If this exhibition is anything to go by, museums and exhibitions will soon be carrying a government sexual warning. As I queued to enter the lady on the desk explained to the elderly couple in front of me that there were exhibits of a sexually explicit nature and the notoriety of Eric Gill.
For those that do not know or may not have even heard of Eric Gill (1882-1940), he was born in Chichester, worked in an architect’s office and start scuplting in his forties. His sculptures grace the buildings of the BBC, Westminster Catherdral, and the United Nations. That is the positive side of an artist of talent with a wonderful sense of line and form.
He also designed a typeface still commonly used.
The negative is a biography based on his diaries by Fiona McCarthy which revealed he had an abusive relationship with his two daughters Petra and Betty. He is also alleged to have had an incestuous relationship with his sister Cheryl and his dog. The exhibition poses the question to what extent does this militate our appreciation of his work.
My view is that the artistic creative spirit is not PC. If you consider two of the most celebrated British artists of the latter half of the twentieth century Francis Bacon and Lucien Freud, neither were exactly as pure as snow.
I have in my collection of art books Picasso Portraits and in it is a drawing Angel Fernandez de Soto with a Woman which depicts a young prostitute sitting naked on the lap of the subject, his finger between her legs.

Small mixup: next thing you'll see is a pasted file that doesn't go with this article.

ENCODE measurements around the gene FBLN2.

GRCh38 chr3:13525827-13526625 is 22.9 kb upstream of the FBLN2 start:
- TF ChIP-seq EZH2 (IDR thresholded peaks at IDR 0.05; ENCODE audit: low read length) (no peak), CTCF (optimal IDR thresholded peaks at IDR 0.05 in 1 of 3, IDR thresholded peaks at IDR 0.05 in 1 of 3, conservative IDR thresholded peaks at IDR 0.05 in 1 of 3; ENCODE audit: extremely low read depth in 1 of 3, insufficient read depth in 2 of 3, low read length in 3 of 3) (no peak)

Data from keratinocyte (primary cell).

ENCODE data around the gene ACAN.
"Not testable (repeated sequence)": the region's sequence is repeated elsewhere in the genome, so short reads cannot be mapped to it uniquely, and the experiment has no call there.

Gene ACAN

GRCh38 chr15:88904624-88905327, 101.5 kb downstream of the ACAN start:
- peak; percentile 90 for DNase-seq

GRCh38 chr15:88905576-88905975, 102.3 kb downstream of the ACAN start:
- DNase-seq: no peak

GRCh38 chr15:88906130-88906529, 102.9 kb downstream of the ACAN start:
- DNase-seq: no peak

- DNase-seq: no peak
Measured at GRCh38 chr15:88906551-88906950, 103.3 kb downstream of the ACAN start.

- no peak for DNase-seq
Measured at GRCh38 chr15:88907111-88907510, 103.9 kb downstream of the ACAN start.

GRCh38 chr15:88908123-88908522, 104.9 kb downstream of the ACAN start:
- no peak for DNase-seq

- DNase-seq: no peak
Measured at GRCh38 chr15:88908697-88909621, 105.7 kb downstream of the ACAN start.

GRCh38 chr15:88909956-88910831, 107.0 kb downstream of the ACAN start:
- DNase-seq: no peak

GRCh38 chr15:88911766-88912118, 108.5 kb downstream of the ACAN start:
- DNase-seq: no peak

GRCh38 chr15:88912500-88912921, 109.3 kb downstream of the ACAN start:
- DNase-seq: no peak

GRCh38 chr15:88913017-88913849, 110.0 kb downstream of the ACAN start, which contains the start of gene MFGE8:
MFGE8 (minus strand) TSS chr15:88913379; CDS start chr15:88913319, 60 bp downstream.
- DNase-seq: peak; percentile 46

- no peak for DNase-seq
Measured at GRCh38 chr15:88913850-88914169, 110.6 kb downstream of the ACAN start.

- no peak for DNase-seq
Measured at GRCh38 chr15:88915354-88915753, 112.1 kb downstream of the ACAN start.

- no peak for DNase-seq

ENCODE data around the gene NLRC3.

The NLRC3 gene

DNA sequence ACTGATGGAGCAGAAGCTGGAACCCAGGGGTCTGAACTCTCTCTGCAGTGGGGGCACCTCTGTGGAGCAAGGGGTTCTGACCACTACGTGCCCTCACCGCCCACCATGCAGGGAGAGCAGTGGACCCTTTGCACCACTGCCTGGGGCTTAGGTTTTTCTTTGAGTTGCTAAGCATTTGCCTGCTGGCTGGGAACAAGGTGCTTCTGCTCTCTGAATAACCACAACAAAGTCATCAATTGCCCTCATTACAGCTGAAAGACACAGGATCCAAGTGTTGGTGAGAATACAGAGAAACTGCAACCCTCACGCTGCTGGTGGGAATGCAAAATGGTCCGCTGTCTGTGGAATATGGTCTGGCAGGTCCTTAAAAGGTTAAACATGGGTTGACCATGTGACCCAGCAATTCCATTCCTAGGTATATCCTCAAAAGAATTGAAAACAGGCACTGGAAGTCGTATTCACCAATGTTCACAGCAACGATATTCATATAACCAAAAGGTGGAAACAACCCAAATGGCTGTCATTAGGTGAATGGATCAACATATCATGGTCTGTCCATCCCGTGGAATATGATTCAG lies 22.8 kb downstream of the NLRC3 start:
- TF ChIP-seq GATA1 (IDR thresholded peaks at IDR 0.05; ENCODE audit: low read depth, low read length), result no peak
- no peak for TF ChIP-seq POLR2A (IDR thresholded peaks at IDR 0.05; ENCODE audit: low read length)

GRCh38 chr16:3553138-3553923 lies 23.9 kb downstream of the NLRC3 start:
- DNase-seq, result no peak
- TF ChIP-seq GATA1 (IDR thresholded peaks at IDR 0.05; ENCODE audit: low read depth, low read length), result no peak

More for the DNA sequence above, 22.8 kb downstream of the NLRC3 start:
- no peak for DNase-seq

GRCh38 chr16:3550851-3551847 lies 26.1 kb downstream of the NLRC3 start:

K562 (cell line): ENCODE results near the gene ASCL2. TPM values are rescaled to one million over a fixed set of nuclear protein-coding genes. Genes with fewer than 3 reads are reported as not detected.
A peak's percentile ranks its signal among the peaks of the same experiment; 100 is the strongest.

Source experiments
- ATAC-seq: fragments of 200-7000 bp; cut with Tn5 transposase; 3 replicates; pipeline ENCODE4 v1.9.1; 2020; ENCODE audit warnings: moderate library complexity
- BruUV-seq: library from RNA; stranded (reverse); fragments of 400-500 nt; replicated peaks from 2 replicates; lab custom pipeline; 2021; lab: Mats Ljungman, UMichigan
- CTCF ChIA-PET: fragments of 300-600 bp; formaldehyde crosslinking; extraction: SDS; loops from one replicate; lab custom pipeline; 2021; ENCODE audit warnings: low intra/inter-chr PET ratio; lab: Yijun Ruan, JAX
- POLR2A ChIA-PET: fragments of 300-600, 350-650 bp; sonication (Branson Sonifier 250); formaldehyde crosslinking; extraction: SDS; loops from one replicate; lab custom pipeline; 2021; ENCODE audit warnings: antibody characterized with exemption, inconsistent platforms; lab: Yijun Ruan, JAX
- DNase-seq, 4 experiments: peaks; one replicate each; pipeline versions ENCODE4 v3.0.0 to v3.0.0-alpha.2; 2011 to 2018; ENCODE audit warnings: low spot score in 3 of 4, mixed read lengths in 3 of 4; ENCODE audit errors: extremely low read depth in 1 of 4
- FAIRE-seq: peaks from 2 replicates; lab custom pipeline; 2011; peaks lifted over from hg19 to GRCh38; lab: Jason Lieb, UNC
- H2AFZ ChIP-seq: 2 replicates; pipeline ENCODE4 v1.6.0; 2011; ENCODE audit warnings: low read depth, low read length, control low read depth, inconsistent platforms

Undoubtedly pornographic it would sell for a fortune as example of an output in 1903 of Picasso caricatures of the sexual escapades of his cronies.
Although Picasso treated his women badly , the level of abuse was way below that of Eric Gill. Yet Gill’s daughter once donated a smock in which he painted which is exhibited and I know his grand niece who is proud of the artistic achievements of her grand uncle.
We do not know how accurate his diaries are and of course Eric Gill cannot defend himself. This is the view of biographer Fiona MacCarthy – Article on Eric Gill
There were depictions of procreating couples and genitalia but a tender one of two lovers kissing no more explicit than Rodin’s The Kiss.
I quoted Oscar Wilde who observed that there is no such thing as a pornographic book, it is only good or bad.
More of a problem for me was the shallow content numbering only 80 exhibits. This is reinforced by some sculptural work from Professor Cathie Pilkington of the Royal Academy which were manifestly of lower standard.
The countryside around Ditchling is amongst the most beautiful in the country, the rolling green South Downs surround Ditchling a pretty little town.
Oddly, though John Constable and Duncan Grant down the road at Charleston House, Fylde painted locally, Sussex does not have a defined school like say East Anglia that produced John Crome, Sir Alfred Munnings and Edward Seago who were born and bred there.
Eric Gill is a man of Sussex so much so that Brighton Corporation named a bus after him. A petition was presented that this was inappropriate and the Council responded that if that had to enquire into the private lives of the 100 other plaques on buses dedicated to famous Brighton and its environs residents they would have to scrap the scheme.